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A lap of Monaco with McLaren's David Coulthard 21 May 2004

David Coulthard (GBR) McLaren Mercedes MP4/19.
Formula One World Championship, Rd 6, Monaco Grand Prix, Practice, Monte Carlo, 20 May 2004 David Coulthard (GBR) McLaren Mercedes MP4/19.
Formula One World Championship, Rd 6, Monaco Grand Prix, Practice, Monte Carlo, 20 May 2004 (L to R): David Coulthard (GBR) McLaren talks with Norbert Haug (GER) Mercedes Sporting Director.
Formula One World Championship, Rd 6, Monaco Grand Prix, Preparations, Monte Carlo, 19 May 2004 David Coulthard (GBR) McLaren Mercedes MP4/19 in the pits.
Formula One World Championship, Rd 6, Monaco Grand Prix, Practice, Monte Carlo, 20 May 2004

Double Monaco Grand Prix winner, Monte Carlo resident and McLaren race driver David Coulthard describes a flying lap of the famous street circuit.

For a map of the circuit layout, please click here.

“A lap of the Monaco Grand Prix circuit starts on the pit straight, which has a gentle curve to the right along its entire length. You reach 170mph / 273kph in sixth gear before braking hard as the track inclines for the infamous tight, bumpy, right of Sainte Devoite, which is a virtual 90-degree corner taken at 50mph / 80kph in second gear and is usually the scene of first corner incidents.

“Accelerating up the Beau Rivage climb, your speed reaches 170mph / 273kph in sixth gear as you approach the long left of Massanet, which is negotiated at 85mph / 136kph in third. Keeping close to the inside curb through Massanet, you dab the brakes slightly for the bumpy right of Casino Square, which is taken at 80mph / 128kph, still in third.

“A burst of acceleration follows, reaching some 130mph / 209kph in fourth gear on the downhill approach to the bumpy right-hander of Mirabeau. Keeping tight to the right as you reach the hairpin, you shift down through the gears to take Mirabeau at 50mph / 80kph in second gear. This is a possible overtaking opportunity.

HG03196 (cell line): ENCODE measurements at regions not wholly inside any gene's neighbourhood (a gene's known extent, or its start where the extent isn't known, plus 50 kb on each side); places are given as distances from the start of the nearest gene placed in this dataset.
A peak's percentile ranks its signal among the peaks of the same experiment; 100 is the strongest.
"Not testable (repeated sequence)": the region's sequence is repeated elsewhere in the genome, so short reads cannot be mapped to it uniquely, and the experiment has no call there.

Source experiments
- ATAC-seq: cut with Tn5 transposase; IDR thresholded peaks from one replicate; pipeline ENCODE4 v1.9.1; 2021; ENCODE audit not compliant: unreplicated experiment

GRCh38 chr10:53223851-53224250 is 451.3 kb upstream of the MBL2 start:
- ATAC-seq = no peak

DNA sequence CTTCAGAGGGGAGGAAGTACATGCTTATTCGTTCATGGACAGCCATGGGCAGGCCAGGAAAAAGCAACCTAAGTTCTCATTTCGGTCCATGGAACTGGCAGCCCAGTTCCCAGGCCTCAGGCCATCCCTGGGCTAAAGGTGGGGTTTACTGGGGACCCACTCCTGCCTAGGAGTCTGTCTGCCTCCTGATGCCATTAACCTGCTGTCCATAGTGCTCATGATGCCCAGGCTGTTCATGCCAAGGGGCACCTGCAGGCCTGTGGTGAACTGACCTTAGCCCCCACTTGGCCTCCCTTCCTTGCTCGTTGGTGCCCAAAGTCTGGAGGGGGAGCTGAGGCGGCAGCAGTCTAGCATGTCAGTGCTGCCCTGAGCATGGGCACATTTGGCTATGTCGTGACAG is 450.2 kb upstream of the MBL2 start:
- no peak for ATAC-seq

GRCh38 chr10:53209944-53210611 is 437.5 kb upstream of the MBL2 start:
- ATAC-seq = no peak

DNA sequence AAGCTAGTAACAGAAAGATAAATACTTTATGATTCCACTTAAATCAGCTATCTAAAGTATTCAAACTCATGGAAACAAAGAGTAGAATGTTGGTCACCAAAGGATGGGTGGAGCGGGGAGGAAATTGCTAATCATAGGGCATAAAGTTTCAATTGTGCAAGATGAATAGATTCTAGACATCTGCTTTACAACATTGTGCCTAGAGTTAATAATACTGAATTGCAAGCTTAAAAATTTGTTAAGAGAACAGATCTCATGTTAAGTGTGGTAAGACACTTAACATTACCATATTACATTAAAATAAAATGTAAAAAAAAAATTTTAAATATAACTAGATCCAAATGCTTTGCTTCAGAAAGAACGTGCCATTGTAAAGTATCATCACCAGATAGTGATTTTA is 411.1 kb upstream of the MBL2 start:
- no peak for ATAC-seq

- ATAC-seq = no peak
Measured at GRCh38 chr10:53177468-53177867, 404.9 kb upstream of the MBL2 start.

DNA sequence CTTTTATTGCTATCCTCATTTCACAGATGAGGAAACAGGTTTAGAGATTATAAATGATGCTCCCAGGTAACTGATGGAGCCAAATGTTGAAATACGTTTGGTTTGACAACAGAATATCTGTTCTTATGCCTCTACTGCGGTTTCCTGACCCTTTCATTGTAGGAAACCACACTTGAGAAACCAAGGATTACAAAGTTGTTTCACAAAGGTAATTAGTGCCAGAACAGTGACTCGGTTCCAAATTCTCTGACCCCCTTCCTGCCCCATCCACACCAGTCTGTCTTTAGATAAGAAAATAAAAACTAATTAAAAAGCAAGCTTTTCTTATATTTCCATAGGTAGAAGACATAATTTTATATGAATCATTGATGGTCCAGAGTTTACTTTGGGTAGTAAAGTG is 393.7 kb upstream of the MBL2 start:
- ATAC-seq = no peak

“A short spurt of gas takes you to the Grand Hotel Hairpin, the tightest, slowest corner on the circuit, which requires full lock to negotiate it and sees the track continue to plunge downhill and your speed drop to below 30mph / 48kph in first gear.

“Two sharp right handers follow both in second gear, with a maximum speed of 55mph / 88kph, the second of which leads you to the entrance to the Tunnel. You have to be careful here as the armco on the exit is not straight. Pushing hard on the throttle, you sweep through the covered right-hand curve, which is the only flat out section of the track. You reach the maximum speed on the circuit, 175mph / 281kph in seventh, as you burst back out into daylight by the sea wall.

“Braking hard for the left-right Nouvelle chicane, your speed drops to 30mph / 48kph, before accelerating out along the run to Tabac. This fast left-hander is taken at 89mph / 143kph in third. Entering the swimming pool complex, your speed increases to just over 130mph / 209kph in fourth gear for the first section of the left-right kink, before braking to negotiate the slower, revised section, which now sees a tighter entrance, at 70mph / 112kph.

“Another short period of acceleration follows as you continue along the harbour front, which sees you reach 120mph / 193kph in third on the approach to the Rascasse. This sharp, right-hand hairpin, which poses a difficult braking manoeuvre as you swing round 180 degrees is taken at 30mph / 48kph in first gear. A short uphill straight leads to the final corner, which is taken in second at 45mph / 72kph, before accelerating up the hill along the pit straight to start another lap.”